Bob worked at C.J. Moyna and Sons as a heavy equipment operator and was one of two mechanics until 1969, when he started his own earth moving/land improvement business. Bob moved a lot of dirt, graded countless roads and built many terraces and ponds, including the Osborne Pond with Harry Hubbard. He was a skilled operator with natural talent. He took great pride in his work. Bob’s work is forever imprinted on northeast Iowa’s landscape.

 

In 2002, at 75 years old, Bob decided to ease into retirement. He sold his dozer to Paul Keppler, and then worked part-time for Keppler Custom Hire, LLC.

 

He also rekindled a beekeeping hobby that he enjoyed during his younger years on the farm. With his dry sense of humor and perfect delivery, Bob would tell friends he was the president of a company with several thousand workers who worked seven days a week. 

 

Bob had a kind and gentle heart. Bob had a special love and compassion toward animals, especially cats. Before leaving for a fishing trip to Canada with friends, he teased his family that he was going to bring home a bear cub. During the trip, he found an abandoned tomcat on the island. Bob rescued the cat who then became a beloved pet.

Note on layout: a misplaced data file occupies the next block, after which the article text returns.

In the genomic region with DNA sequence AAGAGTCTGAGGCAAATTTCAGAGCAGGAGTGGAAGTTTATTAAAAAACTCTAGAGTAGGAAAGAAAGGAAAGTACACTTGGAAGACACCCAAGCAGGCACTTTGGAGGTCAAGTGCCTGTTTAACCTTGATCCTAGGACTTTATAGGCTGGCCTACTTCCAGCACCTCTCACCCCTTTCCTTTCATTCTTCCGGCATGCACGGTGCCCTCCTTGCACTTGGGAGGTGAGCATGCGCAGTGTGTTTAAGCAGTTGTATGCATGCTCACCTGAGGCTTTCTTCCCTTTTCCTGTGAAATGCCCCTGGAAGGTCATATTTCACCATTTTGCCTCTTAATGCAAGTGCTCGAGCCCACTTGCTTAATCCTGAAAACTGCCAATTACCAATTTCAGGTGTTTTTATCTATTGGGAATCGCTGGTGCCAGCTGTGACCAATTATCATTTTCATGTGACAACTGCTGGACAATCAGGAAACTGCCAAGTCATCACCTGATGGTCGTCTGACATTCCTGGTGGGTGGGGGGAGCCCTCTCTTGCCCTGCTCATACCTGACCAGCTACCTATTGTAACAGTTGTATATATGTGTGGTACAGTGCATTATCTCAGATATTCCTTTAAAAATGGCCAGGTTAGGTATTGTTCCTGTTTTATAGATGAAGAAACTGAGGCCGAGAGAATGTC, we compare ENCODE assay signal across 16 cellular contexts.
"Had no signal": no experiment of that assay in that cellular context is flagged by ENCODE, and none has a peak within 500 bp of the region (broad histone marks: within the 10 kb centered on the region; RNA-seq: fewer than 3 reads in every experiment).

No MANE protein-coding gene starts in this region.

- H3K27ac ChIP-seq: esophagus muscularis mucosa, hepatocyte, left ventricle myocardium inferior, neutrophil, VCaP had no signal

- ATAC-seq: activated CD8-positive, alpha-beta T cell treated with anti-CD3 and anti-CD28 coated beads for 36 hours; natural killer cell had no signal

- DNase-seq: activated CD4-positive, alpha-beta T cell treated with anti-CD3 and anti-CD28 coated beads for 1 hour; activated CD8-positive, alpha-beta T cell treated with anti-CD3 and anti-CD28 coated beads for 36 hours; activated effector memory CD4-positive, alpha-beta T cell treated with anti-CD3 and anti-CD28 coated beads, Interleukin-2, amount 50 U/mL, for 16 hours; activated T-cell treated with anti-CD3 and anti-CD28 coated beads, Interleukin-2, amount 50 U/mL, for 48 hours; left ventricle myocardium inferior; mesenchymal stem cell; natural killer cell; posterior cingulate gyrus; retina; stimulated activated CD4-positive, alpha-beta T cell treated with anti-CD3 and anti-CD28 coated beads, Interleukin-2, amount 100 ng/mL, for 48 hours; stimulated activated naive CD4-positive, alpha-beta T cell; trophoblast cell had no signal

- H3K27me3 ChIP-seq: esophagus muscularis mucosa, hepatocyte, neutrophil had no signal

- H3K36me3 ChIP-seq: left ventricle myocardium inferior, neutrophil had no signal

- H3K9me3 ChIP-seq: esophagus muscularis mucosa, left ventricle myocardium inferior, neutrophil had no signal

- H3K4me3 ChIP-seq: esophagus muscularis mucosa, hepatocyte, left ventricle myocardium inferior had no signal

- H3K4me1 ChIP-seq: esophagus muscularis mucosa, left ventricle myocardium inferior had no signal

Bob showed love by kind and simple gestures. Bob’s lunch pail always had something sweet, and he always packed extra so he could share. The kids in the neighborhood knew there was an open invitation to help themselves to his well-stocked candy drawer. During the winter season, Bob drove his girls to school each morning, so they didn’t have to walk in the cold. He often reminded his daughters to “wear your light shoes,” to make sure they stayed within the speed limits when driving, and to “watch for deer.”

 

Profanity was not in Bob’s vocabulary, and he wasn’t one to engage in idle talk. Surrounded by chatty girls, Bob even developed a unique way to communicate at the dinner table. He would give a gentle nod or quickly wiggle his index and middle fingers. 

 

Bob had an uncanny sense of direction and ability to accurately remember the smallest details. He was a wealth of valuable information, and his memory was sharp as a tack.

 

Every year, Bob and Alice planted a large vegetable garden with tomatoes, cucumbers and onions. Together, they enjoyed gardening, canning, making preserve and sharing produce with friends. Bob made the best “never fail fudge” and chocolate sauce for ice cream.

 

Bob enjoyed fishing and boating. He liked taking leisurely drives looking for eagles, deer and turkeys, and enjoying the beautiful countryside. He enjoyed spending time in his shop and machine shed and taking cat naps on his cot in the porch. Bob mowed the lawn the entire 2022 season.